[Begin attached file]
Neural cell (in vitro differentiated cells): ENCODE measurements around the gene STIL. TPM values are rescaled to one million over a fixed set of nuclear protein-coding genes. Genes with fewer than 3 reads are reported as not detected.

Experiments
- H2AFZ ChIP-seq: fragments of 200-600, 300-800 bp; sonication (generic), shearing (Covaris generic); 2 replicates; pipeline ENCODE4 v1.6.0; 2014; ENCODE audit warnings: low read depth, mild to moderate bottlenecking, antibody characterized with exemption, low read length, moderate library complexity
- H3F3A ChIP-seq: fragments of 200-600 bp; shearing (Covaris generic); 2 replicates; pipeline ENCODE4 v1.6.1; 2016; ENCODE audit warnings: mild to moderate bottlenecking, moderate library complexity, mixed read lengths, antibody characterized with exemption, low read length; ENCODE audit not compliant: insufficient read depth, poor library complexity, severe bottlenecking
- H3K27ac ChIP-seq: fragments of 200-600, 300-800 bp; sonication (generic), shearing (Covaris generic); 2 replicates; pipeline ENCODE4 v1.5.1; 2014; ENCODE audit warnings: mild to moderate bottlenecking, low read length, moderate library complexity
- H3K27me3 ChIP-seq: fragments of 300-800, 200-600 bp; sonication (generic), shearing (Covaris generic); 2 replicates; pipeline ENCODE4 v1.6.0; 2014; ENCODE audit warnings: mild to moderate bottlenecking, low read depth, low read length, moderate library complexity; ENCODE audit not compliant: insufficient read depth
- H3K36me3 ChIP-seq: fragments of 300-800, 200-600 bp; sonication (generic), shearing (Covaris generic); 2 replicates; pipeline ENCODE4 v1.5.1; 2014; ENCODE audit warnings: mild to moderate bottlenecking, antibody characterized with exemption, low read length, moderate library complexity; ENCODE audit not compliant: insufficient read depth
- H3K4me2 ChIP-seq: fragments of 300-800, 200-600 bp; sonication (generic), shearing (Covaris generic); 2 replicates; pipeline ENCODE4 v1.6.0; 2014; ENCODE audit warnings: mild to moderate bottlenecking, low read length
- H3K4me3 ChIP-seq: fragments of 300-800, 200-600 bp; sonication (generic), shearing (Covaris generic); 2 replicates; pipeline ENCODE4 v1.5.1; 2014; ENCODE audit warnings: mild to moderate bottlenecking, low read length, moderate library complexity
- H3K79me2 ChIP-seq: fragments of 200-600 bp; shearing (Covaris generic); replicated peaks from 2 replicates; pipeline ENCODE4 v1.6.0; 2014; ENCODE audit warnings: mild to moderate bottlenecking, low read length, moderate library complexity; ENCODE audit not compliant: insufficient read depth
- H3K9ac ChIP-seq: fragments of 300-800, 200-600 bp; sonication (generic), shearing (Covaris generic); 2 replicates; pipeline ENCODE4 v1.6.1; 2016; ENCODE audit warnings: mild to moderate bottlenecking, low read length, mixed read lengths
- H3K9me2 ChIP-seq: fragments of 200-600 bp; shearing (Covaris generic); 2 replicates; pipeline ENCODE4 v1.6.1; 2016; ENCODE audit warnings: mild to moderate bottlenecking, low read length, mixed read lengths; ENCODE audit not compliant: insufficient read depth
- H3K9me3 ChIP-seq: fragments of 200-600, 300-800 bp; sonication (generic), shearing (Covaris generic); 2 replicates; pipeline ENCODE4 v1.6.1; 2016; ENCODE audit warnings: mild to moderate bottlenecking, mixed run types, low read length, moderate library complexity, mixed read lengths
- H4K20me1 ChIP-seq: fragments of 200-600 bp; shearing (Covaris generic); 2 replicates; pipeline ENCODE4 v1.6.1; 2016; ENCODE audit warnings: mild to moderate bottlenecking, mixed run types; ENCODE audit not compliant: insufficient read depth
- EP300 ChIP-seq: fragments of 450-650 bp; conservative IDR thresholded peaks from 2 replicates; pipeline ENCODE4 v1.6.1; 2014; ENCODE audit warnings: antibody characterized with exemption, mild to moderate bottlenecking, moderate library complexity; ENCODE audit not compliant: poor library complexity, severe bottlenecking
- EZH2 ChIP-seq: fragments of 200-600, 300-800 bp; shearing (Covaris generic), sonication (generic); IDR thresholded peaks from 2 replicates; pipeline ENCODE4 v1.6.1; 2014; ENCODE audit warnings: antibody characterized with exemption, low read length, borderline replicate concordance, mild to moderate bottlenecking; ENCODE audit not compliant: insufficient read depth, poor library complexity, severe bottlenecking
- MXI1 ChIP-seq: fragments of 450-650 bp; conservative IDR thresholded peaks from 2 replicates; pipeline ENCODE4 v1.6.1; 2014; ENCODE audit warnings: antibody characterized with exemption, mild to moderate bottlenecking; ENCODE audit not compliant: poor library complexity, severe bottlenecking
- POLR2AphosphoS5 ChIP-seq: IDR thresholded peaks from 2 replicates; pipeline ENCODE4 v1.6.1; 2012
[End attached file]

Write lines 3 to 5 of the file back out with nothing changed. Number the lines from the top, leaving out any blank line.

- H2AFZ ChIP-seq: fragments of 200-600, 300-800 bp; sonication (generic), shearing (Covaris generic); 2 replicates; pipeline ENCODE4 v1.6.0; 2014; ENCODE audit warnings: low read depth, mild to moderate bottlenecking, antibody characterized with exemption, low read length, moderate library complexity
- H3F3A ChIP-seq: fragments of 200-600 bp; shearing (Covaris generic); 2 replicates; pipeline ENCODE4 v1.6.1; 2016; ENCODE audit warnings: mild to moderate bottlenecking, moderate library complexity, mixed read lengths, antibody characterized with exemption, low read length; ENCODE audit not compliant: insufficient read depth, poor library complexity, severe bottlenecking
- H3K27ac ChIP-seq: fragments of 200-600, 300-800 bp; sonication (generic), shearing (Covaris generic); 2 replicates; pipeline ENCODE4 v1.5.1; 2014; ENCODE audit warnings: mild to moderate bottlenecking, low read length, moderate library complexity